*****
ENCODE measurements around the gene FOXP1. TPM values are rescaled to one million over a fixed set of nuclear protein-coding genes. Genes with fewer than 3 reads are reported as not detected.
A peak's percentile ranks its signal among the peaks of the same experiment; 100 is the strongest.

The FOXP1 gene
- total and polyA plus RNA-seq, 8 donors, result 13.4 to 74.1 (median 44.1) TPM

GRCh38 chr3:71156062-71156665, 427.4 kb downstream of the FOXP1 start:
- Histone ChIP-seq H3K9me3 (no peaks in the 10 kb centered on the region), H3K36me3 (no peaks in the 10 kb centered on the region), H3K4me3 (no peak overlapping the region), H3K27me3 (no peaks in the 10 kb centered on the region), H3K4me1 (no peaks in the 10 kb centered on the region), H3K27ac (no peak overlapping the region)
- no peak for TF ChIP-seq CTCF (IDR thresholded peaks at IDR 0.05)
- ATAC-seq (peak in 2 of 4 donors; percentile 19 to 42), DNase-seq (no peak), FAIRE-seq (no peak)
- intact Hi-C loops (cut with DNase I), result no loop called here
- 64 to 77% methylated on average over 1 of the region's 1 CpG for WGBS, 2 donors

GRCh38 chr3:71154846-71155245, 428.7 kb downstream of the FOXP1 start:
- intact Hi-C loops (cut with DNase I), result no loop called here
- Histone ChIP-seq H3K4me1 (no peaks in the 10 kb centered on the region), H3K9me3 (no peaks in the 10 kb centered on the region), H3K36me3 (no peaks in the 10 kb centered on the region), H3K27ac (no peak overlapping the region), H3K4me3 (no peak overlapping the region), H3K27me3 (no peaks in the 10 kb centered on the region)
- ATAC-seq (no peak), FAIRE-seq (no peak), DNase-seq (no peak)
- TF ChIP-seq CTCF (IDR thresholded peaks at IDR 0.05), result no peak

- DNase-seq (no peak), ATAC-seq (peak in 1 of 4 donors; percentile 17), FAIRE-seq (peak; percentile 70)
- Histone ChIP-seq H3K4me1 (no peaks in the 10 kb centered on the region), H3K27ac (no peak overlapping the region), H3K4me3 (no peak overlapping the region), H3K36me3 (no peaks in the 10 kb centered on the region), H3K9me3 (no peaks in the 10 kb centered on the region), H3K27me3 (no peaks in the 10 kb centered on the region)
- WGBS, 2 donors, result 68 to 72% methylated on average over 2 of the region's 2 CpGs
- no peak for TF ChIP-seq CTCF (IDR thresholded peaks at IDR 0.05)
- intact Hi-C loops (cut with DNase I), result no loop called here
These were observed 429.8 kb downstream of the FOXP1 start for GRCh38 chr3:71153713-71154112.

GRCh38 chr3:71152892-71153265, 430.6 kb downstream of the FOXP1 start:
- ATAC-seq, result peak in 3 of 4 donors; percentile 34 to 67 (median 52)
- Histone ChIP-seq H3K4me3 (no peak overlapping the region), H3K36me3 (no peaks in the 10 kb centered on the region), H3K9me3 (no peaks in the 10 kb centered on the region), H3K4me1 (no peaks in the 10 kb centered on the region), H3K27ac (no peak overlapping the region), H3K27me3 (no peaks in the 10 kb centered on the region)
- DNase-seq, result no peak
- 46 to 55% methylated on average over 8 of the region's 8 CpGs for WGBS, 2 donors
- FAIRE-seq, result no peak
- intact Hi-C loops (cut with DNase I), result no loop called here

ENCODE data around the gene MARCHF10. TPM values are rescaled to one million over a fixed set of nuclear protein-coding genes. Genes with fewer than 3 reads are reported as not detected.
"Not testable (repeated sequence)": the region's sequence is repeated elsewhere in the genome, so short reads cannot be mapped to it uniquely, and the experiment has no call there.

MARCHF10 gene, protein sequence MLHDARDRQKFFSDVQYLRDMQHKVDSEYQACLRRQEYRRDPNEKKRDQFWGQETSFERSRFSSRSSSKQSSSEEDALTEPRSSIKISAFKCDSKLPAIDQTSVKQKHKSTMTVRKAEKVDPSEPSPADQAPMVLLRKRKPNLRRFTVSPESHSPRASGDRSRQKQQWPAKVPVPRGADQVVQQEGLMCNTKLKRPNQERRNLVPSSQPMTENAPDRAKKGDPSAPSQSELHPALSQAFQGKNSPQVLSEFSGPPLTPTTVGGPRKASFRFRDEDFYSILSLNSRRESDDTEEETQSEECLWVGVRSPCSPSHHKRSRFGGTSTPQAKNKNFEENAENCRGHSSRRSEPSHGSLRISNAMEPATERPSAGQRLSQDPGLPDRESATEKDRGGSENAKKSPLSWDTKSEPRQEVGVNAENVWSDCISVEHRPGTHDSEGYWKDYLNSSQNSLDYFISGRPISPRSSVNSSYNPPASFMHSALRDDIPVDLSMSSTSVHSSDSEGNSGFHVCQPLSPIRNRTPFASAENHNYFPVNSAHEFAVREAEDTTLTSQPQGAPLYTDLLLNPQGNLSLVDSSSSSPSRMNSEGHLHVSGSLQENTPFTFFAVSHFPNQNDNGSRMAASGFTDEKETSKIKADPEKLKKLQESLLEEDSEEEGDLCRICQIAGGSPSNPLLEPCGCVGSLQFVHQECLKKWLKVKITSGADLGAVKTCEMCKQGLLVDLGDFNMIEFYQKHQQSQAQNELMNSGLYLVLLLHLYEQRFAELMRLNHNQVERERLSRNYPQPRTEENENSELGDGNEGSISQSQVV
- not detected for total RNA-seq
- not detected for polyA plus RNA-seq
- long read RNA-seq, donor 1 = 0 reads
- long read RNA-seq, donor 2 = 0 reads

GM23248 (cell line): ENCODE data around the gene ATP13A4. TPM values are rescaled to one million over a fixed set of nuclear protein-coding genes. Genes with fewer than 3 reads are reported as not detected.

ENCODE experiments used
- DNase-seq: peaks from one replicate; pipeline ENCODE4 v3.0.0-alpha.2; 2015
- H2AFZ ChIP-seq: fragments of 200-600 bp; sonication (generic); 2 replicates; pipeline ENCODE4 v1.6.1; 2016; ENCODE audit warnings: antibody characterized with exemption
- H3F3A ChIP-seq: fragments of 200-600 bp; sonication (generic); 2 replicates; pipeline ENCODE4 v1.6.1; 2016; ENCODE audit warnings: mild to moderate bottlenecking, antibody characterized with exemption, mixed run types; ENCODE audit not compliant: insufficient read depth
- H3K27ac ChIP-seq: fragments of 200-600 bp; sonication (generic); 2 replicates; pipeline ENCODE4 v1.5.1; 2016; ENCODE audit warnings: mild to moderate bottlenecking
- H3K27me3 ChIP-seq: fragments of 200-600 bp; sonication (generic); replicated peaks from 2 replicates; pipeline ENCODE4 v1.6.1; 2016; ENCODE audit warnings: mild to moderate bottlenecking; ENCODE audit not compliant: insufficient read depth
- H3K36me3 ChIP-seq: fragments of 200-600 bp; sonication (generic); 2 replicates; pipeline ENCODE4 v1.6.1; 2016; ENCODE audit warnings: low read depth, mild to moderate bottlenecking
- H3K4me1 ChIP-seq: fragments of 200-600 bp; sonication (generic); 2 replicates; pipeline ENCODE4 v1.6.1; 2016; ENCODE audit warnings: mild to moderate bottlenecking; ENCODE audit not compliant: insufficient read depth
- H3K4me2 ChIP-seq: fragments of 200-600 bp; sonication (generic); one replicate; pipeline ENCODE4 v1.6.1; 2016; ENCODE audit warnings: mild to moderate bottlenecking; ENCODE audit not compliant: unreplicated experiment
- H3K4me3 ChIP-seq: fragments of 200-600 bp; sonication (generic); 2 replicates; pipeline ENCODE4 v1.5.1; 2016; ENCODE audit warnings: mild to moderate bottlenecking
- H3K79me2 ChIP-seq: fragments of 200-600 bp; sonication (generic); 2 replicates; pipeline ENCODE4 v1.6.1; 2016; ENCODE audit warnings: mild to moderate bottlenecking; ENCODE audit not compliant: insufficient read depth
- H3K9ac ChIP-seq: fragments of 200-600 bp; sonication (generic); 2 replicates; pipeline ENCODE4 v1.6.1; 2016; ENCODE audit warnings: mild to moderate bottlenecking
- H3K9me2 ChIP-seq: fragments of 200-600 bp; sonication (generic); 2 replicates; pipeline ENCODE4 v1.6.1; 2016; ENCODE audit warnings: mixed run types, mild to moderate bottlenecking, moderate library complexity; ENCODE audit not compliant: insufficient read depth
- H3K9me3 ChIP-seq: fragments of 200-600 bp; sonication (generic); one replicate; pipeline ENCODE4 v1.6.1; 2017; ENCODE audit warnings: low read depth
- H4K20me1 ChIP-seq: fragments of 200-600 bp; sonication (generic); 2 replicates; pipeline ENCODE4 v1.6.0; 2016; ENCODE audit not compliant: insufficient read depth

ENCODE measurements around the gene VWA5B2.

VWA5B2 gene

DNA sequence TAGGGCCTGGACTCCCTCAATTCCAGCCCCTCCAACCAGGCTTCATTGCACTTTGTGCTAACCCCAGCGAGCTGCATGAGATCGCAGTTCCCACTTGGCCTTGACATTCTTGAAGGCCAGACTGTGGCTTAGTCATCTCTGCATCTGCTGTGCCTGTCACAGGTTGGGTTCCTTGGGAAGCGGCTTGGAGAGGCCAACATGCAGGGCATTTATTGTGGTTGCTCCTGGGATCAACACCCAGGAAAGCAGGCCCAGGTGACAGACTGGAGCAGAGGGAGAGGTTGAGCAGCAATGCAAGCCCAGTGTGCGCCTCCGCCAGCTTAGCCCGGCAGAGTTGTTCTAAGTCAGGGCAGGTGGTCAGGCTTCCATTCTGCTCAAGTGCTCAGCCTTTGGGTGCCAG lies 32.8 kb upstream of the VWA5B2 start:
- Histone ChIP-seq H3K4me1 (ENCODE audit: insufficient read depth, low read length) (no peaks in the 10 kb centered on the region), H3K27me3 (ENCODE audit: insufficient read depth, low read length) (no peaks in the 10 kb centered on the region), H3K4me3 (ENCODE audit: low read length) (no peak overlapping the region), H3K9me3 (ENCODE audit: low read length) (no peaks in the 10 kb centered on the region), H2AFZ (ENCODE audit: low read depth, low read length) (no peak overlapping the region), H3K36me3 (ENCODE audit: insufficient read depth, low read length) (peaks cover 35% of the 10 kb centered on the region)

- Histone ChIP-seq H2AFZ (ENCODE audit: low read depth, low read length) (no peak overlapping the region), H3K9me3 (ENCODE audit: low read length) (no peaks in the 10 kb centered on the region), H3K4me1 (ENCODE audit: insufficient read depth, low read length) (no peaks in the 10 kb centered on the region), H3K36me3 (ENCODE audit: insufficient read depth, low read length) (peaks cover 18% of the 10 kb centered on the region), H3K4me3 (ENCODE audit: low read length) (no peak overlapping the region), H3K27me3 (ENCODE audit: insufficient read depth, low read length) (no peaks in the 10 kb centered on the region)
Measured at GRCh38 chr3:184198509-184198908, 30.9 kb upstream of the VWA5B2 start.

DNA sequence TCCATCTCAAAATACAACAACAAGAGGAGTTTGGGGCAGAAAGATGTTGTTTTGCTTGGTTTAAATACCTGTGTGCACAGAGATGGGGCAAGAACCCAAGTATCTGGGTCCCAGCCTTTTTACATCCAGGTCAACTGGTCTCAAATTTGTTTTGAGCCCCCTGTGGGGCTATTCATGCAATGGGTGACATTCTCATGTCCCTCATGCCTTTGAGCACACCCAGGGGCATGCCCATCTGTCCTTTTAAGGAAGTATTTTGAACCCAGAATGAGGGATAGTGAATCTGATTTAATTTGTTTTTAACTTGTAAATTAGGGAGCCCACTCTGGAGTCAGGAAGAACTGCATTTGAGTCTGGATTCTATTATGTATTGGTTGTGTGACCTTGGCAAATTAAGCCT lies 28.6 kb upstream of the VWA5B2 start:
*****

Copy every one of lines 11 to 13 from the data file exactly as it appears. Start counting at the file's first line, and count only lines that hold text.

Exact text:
GRCh38 chr3:71154846-71155245, 428.7 kb downstream of the FOXP1 start:
- intact Hi-C loops (cut with DNase I), result no loop called here
- Histone ChIP-seq H3K4me1 (no peaks in the 10 kb centered on the region), H3K9me3 (no peaks in the 10 kb centered on the region), H3K36me3 (no peaks in the 10 kb centered on the region), H3K27ac (no peak overlapping the region), H3K4me3 (no peak overlapping the region), H3K27me3 (no peaks in the 10 kb centered on the region)